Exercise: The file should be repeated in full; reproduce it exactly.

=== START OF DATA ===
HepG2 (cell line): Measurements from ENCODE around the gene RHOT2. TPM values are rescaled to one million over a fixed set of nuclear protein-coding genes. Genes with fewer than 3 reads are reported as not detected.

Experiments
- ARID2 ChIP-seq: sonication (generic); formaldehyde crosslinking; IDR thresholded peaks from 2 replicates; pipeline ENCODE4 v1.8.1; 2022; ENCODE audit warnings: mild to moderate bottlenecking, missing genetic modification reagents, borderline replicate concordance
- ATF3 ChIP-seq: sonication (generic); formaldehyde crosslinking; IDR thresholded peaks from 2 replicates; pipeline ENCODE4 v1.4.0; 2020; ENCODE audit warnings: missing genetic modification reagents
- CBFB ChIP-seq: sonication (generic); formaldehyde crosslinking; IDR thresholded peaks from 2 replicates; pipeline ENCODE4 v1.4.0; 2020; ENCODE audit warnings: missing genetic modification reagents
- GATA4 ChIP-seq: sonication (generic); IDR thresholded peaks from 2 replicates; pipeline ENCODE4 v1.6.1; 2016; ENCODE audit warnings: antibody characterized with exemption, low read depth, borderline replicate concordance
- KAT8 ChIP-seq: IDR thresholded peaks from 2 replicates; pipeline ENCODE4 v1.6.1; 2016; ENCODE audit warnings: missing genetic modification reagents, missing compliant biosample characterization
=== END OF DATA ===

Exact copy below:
HepG2 (cell line): Measurements from ENCODE around the gene RHOT2. TPM values are rescaled to one million over a fixed set of nuclear protein-coding genes. Genes with fewer than 3 reads are reported as not detected.

Experiments
- ARID2 ChIP-seq: sonication (generic); formaldehyde crosslinking; IDR thresholded peaks from 2 replicates; pipeline ENCODE4 v1.8.1; 2022; ENCODE audit warnings: mild to moderate bottlenecking, missing genetic modification reagents, borderline replicate concordance
- ATF3 ChIP-seq: sonication (generic); formaldehyde crosslinking; IDR thresholded peaks from 2 replicates; pipeline ENCODE4 v1.4.0; 2020; ENCODE audit warnings: missing genetic modification reagents
- CBFB ChIP-seq: sonication (generic); formaldehyde crosslinking; IDR thresholded peaks from 2 replicates; pipeline ENCODE4 v1.4.0; 2020; ENCODE audit warnings: missing genetic modification reagents
- GATA4 ChIP-seq: sonication (generic); IDR thresholded peaks from 2 replicates; pipeline ENCODE4 v1.6.1; 2016; ENCODE audit warnings: antibody characterized with exemption, low read depth, borderline replicate concordance
- KAT8 ChIP-seq: IDR thresholded peaks from 2 replicates; pipeline ENCODE4 v1.6.1; 2016; ENCODE audit warnings: missing genetic modification reagents, missing compliant biosample characterization